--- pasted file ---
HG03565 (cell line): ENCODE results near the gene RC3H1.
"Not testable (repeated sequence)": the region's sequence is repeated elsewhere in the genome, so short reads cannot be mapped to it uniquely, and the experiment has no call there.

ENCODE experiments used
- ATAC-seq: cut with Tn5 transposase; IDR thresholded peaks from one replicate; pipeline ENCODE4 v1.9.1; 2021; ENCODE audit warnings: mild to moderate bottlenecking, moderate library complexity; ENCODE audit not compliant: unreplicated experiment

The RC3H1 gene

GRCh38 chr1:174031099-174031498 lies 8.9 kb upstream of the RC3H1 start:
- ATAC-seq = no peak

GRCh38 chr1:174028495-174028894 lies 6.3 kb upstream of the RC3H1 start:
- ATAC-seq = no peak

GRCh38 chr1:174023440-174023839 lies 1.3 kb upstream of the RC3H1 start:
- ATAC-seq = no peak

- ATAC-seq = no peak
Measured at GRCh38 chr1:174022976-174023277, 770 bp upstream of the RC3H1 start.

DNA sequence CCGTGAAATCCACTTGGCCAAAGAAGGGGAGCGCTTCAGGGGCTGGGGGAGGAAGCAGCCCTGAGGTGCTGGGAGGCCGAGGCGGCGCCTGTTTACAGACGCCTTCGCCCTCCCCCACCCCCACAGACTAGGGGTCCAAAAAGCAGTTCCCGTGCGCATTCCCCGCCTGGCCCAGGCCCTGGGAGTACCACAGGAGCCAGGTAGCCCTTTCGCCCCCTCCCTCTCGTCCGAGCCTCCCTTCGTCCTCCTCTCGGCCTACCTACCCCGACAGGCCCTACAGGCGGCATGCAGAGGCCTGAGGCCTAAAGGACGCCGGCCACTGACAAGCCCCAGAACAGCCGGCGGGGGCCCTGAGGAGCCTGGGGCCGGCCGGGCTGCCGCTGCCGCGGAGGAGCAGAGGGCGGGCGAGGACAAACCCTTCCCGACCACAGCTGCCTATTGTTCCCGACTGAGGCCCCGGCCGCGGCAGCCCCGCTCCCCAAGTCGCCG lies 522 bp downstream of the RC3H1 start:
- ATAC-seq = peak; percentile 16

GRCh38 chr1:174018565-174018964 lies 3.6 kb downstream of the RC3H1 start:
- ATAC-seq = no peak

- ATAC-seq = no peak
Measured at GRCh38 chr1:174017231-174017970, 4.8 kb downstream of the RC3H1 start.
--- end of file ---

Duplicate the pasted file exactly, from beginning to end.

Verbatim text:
HG03565 (cell line): ENCODE results near the gene RC3H1.
"Not testable (repeated sequence)": the region's sequence is repeated elsewhere in the genome, so short reads cannot be mapped to it uniquely, and the experiment has no call there.

ENCODE experiments used
- ATAC-seq: cut with Tn5 transposase; IDR thresholded peaks from one replicate; pipeline ENCODE4 v1.9.1; 2021; ENCODE audit warnings: mild to moderate bottlenecking, moderate library complexity; ENCODE audit not compliant: unreplicated experiment

The RC3H1 gene

GRCh38 chr1:174031099-174031498 lies 8.9 kb upstream of the RC3H1 start:
- ATAC-seq = no peak

GRCh38 chr1:174028495-174028894 lies 6.3 kb upstream of the RC3H1 start:
- ATAC-seq = no peak

GRCh38 chr1:174023440-174023839 lies 1.3 kb upstream of the RC3H1 start:
- ATAC-seq = no peak

- ATAC-seq = no peak
Measured at GRCh38 chr1:174022976-174023277, 770 bp upstream of the RC3H1 start.

DNA sequence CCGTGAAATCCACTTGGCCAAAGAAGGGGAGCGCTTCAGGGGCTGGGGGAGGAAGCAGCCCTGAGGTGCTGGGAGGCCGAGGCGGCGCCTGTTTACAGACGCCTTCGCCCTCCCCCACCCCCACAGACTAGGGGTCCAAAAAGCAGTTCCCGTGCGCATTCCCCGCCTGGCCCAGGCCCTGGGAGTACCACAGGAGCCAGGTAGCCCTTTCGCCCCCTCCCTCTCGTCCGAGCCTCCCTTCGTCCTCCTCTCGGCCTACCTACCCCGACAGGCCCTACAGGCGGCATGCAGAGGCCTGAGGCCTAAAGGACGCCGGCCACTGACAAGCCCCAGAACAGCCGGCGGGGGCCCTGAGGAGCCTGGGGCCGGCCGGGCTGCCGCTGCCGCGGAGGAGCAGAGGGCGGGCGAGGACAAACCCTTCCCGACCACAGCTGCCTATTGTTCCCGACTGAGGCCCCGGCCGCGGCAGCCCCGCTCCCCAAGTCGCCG lies 522 bp downstream of the RC3H1 start:
- ATAC-seq = peak; percentile 16

GRCh38 chr1:174018565-174018964 lies 3.6 kb downstream of the RC3H1 start:
- ATAC-seq = no peak

- ATAC-seq = no peak
Measured at GRCh38 chr1:174017231-174017970, 4.8 kb downstream of the RC3H1 start.